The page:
Maine's Paid Family and Medical Leave Law Overview

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Maine's Paid Family and Medical Leave (PFML) law, effective October 25, 2023, provides up to 12 weeks of paid leave per benefit year for various reasons. Employers and employees contribute to the PFML fund, with key dates and rulemaking processes outlined for implementation. Contributions are calculated based on a percentage of wages, and exemptions apply to smaller employers. Public feedback sessions will inform the rulemaking process.


Uploaded on Apr 02, 2024 | 0 Views


Maine's Paid Family and Medical Leave Law Overview

PowerPoint presentation about 'Maine's Paid Family and Medical Leave Law Overview'. This presentation describes the topic on Maine's Paid Family and Medical Leave (PFML) law, effective October 25, 2023, provides up to 12 weeks of paid leave per benefit year for various reasons. Employers and employees contribute to the PFML fund, with key dates and rulemaking processes outlined for implementation. Contributions are calculated based on a percentage of wages, and exemptions apply to smaller employers. Public feedback sessions will inform the rulemaking process.. Download this presentation absolutely free.

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  1. MAINES PAID FAMILY AND MEDICAL LEAVE LAW Agenda: General Overview Key Dates Rulemaking and Gathering Feedback Contributions to the PFML Fund Reasons for Leave Types of Leave Requirements and Eligibility Information for Employers Benefit Calculations: The Tiers Examples Questions

  2. GENERAL OVERVIEW July 2023 - Governor Janet Mills signs state budget into law that included the creation of the Paid Family and Medical Leave (PFML) law. Maine s PFML law will provide up to 12 weeks of paid leave per benefit year for family, military, medical or safe leave. PFML law will apply to all employees and employers in the State of Maine. Federal government and its employees are exempted from the law.

  3. KEY DATES October 25, 2023: PFML law takes effect. January 1, 2024: PFML Authority appointed. January 1, 2025: Rules to implement the PFML program must be adopted by the Maine Department of Labor. January 1, 2025: Payroll withholdings for the Paid Family Medical Leave program will begin. May 1, 2026: Benefits become available.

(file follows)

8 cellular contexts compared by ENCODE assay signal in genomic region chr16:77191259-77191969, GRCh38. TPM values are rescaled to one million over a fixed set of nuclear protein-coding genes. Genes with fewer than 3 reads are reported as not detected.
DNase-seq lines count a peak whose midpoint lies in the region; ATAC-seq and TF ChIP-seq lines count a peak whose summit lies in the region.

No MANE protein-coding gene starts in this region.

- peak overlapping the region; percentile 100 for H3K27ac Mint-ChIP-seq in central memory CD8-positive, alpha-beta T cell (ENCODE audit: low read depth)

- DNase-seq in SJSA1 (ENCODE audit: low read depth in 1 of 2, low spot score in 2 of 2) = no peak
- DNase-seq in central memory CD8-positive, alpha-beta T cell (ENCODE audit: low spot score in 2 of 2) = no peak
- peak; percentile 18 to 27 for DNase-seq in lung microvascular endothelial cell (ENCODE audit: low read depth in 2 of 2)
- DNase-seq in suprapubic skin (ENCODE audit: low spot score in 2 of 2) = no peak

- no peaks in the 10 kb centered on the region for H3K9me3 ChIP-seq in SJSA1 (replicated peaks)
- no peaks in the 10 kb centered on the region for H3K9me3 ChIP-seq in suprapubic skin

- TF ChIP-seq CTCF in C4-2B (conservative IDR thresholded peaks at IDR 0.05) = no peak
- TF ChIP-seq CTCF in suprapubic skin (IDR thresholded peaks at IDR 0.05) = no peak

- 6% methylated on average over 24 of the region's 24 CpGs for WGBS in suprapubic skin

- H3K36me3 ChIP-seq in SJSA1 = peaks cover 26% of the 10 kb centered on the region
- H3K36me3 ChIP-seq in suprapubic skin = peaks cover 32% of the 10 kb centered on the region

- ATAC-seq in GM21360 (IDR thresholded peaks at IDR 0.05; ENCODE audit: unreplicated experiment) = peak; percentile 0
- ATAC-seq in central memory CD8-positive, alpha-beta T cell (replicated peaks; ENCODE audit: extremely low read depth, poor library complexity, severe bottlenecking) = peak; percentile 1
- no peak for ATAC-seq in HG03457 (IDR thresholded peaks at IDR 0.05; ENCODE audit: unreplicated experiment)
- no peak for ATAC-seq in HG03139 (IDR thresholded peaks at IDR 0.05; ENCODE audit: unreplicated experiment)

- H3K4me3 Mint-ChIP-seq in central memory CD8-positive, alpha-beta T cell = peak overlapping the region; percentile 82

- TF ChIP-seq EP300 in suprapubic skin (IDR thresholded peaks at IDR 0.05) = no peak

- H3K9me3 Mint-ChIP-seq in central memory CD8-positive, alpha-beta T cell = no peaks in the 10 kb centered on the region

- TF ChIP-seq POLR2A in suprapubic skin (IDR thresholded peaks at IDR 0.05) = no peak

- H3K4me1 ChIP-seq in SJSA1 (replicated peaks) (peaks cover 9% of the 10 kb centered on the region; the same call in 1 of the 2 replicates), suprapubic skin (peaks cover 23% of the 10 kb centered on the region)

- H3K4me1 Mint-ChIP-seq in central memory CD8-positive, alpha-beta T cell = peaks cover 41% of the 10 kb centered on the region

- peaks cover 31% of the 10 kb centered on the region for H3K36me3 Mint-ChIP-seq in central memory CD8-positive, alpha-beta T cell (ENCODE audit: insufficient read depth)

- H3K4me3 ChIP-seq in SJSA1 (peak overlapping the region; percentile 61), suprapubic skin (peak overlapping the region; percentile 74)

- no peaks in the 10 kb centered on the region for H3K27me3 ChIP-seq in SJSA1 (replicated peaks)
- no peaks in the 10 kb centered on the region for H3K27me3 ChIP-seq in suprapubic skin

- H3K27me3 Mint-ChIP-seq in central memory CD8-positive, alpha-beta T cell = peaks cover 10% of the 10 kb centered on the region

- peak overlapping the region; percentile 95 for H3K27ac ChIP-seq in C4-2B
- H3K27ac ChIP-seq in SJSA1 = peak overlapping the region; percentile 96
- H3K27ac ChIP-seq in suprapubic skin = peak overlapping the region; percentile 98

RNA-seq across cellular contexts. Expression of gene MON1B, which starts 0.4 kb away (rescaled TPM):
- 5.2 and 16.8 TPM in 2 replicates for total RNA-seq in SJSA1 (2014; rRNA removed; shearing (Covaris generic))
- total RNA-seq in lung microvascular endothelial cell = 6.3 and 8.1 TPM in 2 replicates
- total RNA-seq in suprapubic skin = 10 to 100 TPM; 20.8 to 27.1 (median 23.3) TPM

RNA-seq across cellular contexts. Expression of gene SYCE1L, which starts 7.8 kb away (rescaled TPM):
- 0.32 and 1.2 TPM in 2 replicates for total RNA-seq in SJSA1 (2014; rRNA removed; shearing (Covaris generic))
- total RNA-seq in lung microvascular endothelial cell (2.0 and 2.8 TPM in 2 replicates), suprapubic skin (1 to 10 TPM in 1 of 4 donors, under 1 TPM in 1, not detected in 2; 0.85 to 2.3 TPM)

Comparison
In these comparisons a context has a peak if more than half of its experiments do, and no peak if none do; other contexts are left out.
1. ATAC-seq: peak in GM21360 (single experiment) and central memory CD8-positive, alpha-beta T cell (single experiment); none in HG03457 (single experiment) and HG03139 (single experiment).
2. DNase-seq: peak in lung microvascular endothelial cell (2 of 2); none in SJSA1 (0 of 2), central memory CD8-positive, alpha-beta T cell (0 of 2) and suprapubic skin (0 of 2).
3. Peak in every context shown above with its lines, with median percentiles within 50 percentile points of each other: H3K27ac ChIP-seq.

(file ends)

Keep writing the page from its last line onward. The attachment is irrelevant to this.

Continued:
4. RULEMAKING PROCESS AND GATHERING FEEDBACK The rulemaking process for PFML will be done in accordance with the Maine Administrative Procedures Act (MAPA): Target date to begin rulemaking process: Spring 2024 Informal public listening sessions will be held across the state to solicit general feedback and questions from interested parties. Initial rules drafted and released for public comment. Opportunities for public comment will be provided along with a public hearing. Department considers and responds to public comments. Department publishes rules to implement the program by January 2025.

  5. CONTRIBUTIONS TO PFML FUND The contribution per employee is 1% of an individual s wage rate, split between the employee and employer. Employers with fewer than 15 employees are exempted from the employer share of contributions but they must still withhold 50% of the premium from their employees wages. Self-employed individuals who opt-in are only responsible for the 50% premium rate. Example of contribution breakdown for employers/employees: For employers with 15 or more employees For an employer with an annual payroll of $1 million a year, the annual premium would be $10,000 ($1M x 1%). The employer would contribute $5,000 per year (50%) and the employees, combined, would contribute $5,000 per year (50%). For employers with less than 15 employees For an employer with an annual payroll of $250,000, the annual premium would be $1,250 ($250K x 0.5%). The employer may deduct the entire amount from the employees wages and would be responsible for remitting the premium.

  6. REASONS FOR LEAVE PFML reasons for leave mirror current state and federal law. Reasons for leave include: Family leave: To care for a new child (birth, adoption, fostering) Medical leave: To care for one s own medical needs, to care for family with serious health condition Safe leave: For victims of domestic abuse Military deployment: For emergencies related to military deployment (qualifying exigency)

  7. TYPES OF LEAVE Continuous leave: An employee is taking leave that is ongoing for days or weeks at a time. (Ex. Employee is taking 6 weeks off to bond with newborn). Intermittent leave: An employee is still working but will need to take time off in increments (Ex. An employee undergoing chemotherapy works in the morning, has chemotherapy treatment in the afternoon, and will need a day to recover). Reduced leave: An employee is still working but is on a reduced schedule working certain number days of the week while on leave for the rest. (Ex. Employee normally works Monday-Friday but is now only working Monday, Wednesday and Thursday for the next 8 weeks to care for a family member with a serious medical condition).